According to a recent blog post from bitcoin exchange Coinbase, most United States remittance fees for foreign transfers wouldn’t apply to comparable transactions carried out using cryptocurrencies.
The average charge rate in the US is 6.18%, which indicates that the average monthly fee expenditure for Americans is probably close to $12 billion, according to the exchange’s data. The article continues by stating that whereas similar crypto transactions typically take roughly 10 minutes, the average transaction time for such transfers ranges from one to ten days.
Remittances are a kind of “double whammy” for overseas transactions since they often involve both a sending cost and a conversion fee to convert currencies.
Transactions using cryptocurrencies, however, typically cost a lot less. Transaction costs for Bitcoin are $1.50, while those for Ether are $0.75, according to Coinbase. These charges might be far less than conventional transfer costs, which, according to the World Bank, average 6.3% on average. According to Coinbase’s calculations, transferring money using Bitcoin and ETH is 96.7% less expensive than conventional remittance options.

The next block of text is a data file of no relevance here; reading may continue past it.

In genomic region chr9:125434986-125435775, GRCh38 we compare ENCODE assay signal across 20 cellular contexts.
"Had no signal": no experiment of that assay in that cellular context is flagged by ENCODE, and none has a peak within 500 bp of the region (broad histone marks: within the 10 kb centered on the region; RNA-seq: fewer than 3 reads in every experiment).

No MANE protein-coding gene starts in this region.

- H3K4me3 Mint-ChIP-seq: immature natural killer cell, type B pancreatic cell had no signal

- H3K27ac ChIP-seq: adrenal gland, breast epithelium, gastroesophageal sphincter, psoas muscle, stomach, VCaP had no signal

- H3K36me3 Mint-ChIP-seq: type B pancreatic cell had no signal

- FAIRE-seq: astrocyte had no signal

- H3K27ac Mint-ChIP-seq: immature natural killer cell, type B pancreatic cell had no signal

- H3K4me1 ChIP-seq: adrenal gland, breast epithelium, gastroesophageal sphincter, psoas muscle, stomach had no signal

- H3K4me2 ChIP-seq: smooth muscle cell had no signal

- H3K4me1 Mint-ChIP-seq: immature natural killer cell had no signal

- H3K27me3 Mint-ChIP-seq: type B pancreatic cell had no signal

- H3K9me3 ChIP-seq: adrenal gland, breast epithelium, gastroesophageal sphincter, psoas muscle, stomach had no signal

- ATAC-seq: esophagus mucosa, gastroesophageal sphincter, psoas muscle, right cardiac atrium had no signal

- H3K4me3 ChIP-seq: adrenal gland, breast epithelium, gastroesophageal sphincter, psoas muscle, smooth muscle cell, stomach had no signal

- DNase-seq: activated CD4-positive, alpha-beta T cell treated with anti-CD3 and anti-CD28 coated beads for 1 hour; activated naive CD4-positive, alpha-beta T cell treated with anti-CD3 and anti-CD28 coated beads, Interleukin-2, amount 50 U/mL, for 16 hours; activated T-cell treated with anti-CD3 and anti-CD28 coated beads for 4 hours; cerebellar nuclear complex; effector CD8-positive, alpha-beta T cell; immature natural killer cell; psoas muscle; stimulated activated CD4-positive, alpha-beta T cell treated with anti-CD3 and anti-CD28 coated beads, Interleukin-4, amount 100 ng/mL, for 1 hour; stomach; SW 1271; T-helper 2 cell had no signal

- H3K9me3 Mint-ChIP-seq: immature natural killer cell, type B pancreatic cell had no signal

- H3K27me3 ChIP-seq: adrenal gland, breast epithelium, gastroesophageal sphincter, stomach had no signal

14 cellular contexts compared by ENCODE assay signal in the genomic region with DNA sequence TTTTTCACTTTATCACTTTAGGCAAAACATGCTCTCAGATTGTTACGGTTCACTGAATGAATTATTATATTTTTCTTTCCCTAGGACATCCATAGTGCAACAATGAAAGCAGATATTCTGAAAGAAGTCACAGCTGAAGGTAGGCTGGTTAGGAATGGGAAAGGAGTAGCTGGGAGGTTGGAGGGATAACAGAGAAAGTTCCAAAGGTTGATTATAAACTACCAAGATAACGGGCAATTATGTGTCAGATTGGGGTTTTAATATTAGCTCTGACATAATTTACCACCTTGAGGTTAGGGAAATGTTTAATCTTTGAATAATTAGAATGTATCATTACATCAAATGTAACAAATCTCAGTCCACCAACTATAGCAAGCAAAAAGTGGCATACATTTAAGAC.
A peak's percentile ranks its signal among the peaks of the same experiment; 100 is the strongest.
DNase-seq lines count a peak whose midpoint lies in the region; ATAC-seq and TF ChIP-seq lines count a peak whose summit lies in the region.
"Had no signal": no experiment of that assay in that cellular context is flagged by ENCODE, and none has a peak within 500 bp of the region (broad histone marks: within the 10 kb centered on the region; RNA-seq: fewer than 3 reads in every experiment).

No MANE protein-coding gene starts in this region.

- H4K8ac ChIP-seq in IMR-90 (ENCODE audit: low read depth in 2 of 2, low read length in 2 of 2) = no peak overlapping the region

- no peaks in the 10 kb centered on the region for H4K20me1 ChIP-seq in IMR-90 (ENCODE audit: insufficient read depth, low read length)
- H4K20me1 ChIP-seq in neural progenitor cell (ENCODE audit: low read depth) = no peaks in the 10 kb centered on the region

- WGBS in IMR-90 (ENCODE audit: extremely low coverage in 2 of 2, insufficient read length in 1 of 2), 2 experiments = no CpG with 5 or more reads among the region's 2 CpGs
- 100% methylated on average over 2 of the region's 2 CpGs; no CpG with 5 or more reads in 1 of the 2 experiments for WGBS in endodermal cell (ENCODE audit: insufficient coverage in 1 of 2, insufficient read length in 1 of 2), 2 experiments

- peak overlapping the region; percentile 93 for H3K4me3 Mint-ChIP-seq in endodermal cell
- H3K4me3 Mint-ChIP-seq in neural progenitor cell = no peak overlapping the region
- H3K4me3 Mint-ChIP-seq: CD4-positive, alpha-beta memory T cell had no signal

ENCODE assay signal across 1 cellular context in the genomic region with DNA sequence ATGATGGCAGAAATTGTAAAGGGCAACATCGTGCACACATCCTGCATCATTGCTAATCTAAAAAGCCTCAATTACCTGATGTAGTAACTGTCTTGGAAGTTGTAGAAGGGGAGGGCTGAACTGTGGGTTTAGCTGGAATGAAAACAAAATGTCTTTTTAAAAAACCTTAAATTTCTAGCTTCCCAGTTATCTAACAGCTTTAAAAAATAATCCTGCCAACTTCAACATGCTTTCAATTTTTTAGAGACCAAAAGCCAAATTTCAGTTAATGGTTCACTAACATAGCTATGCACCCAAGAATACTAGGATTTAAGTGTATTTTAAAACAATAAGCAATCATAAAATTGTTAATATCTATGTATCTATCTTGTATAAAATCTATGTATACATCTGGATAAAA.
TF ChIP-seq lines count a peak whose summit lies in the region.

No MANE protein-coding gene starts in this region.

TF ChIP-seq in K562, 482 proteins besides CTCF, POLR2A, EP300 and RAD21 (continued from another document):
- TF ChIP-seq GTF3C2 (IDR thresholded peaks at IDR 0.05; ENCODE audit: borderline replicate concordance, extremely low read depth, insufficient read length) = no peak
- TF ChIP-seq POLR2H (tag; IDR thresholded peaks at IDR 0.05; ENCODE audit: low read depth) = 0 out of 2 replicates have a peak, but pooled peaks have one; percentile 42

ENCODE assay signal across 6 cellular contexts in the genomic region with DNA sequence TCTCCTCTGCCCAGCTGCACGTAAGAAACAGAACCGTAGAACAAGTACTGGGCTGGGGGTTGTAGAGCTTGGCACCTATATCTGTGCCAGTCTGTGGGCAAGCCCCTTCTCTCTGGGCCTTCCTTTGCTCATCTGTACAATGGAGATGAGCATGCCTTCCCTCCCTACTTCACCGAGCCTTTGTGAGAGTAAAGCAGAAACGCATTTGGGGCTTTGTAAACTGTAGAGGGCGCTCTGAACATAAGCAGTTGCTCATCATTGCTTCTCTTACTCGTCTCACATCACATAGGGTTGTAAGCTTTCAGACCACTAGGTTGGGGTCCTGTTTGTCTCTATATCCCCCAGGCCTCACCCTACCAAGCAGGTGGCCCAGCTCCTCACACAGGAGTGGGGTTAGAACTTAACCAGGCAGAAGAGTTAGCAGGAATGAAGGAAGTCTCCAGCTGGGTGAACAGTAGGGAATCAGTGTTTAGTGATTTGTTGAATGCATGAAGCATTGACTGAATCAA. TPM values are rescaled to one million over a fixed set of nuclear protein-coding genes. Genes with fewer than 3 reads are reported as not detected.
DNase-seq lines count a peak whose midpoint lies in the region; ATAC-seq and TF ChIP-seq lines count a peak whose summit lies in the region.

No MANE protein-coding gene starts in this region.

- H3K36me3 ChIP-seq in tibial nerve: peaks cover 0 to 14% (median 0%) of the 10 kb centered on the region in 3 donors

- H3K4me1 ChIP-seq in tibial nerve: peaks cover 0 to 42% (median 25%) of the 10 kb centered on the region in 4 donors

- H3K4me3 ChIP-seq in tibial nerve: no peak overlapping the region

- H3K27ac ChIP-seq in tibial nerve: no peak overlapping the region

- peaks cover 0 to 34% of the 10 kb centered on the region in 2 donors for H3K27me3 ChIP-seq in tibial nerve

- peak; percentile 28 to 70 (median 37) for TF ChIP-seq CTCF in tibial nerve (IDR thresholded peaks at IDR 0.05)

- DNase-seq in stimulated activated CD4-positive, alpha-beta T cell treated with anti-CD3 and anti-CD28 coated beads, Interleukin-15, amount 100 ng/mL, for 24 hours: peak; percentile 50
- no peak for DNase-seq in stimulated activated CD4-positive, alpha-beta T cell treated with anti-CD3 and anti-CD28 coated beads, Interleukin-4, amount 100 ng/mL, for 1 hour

Despite the report’s apparent lack of scientific rigor, it does highlight some of the challenges faced by the more than 1 billion people who depend on remittances and how the growth of cryptocurrencies globally may alter the financial landscape. For instance, the Wilson Center, a research organization located in Washington, D.C., estimates that 94.9% of all remittances transferred to Mexico in 2022 were made by U.S. senders.
According to estimates, 6% of American adults presently possess cryptocurrencies, and adoption rates have been rising since at least 2019 except for a two-quarter slump around the end of 2022. If these rates can rise or stay the same, a slow shift away from conventional remittances and towards cryptocurrency-based foreign transactions may eventually cause disruptions in the way the global banking sector manages related expenses.